Calvin to add major and minor in Developing a Christian Mind
Beginning next year, the Developing a Christian Mind (DCM) department will expand its offerings beyond just intro classes, enabling students to either minor or major in DCM. With new course offerings like DCM 201 — “Survey of Cornelius Plantinga’s Works” or DCM 314 — “Advanced Shalom”, students will be able to engage God’s world to a greater extent than current classes enable them.
“This is exactly where we want to be heading as a college,” noted Dr. Keffner, currently a professor in the Student Activities department, where he was instrumental in adding the Taylor Swift and Sufjan Stevens concentrations to the Contemporary Music and Thought major.
Each student at Calvin must take one class in the DCM requirement in order to fulfill core, but Keffner noted that some students were unsatisfied with this limitation. “There were some students who wanted to sharpen their lenses with which they saw the world, to engage in courageous learning in greater depth,” he said.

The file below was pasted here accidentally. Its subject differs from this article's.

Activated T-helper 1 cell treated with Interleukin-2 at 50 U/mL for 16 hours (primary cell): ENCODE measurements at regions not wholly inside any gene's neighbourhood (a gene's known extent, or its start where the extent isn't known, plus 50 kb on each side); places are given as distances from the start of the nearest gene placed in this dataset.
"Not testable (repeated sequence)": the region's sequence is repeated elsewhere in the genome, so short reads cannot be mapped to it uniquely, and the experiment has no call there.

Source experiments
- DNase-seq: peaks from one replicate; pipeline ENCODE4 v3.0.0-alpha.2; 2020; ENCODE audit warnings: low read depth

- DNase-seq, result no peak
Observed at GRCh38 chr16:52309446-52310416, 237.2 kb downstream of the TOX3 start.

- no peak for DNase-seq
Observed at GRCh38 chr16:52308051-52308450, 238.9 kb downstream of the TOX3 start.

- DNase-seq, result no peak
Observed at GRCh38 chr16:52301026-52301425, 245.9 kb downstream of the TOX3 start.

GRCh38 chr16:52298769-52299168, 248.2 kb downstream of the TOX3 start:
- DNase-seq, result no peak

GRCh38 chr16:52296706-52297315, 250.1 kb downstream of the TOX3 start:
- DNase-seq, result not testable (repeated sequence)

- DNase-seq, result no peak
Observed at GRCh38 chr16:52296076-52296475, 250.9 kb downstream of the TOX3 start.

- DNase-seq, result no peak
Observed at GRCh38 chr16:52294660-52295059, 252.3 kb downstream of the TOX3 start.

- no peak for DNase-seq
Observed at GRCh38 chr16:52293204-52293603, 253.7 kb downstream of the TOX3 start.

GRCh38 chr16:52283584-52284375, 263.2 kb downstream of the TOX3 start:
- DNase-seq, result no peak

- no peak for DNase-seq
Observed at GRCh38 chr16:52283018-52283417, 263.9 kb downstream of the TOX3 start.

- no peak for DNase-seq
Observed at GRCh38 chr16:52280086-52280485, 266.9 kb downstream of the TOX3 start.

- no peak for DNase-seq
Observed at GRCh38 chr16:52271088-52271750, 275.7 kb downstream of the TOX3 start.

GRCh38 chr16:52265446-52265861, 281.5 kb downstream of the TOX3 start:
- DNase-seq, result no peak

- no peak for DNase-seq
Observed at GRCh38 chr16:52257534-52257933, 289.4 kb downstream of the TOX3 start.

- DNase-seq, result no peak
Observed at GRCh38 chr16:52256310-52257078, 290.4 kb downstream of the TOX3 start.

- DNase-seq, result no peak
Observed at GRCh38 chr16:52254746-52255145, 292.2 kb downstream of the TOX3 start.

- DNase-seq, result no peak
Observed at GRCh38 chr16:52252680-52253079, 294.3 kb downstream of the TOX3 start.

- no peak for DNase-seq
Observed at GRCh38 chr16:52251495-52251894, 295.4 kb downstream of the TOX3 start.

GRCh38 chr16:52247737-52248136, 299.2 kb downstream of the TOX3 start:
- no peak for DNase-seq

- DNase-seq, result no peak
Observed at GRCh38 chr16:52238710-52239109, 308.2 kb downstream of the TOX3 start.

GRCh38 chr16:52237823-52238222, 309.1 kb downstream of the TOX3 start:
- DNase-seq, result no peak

DCM majors will be required to take classes in several already-existing categories — pop culture, theology, quilting and philosophy — in addition to new courses that have been developed specifically for the program. Students can also contract other courses for DCM credit provided they write at least one paper with the word “reformed,” “sustainable” or “Kuyperian” in the title.
“Talk about liberal arts education,” said first-year student Myrna Smith. “This Interim I loved my DCM ‘Christ and the Art of Chainsaw Juggling’ so much that I knew this was a program I wanted to continue.”
With expanded course offerings and a strengthened department, Keffner estimates between 15 and 25% of incoming students will elect to major or minor in DCM.
“This is a promising step, both for Calvin College and for the Reformed theological community in general,” said President Leeroy Michaels in an exclusive Snapchat interview. “Now students have the chance in higher education to focus solely on developing their Christian mind, without the distraction of other more-rigorous academic pursuits.”
Happy April 1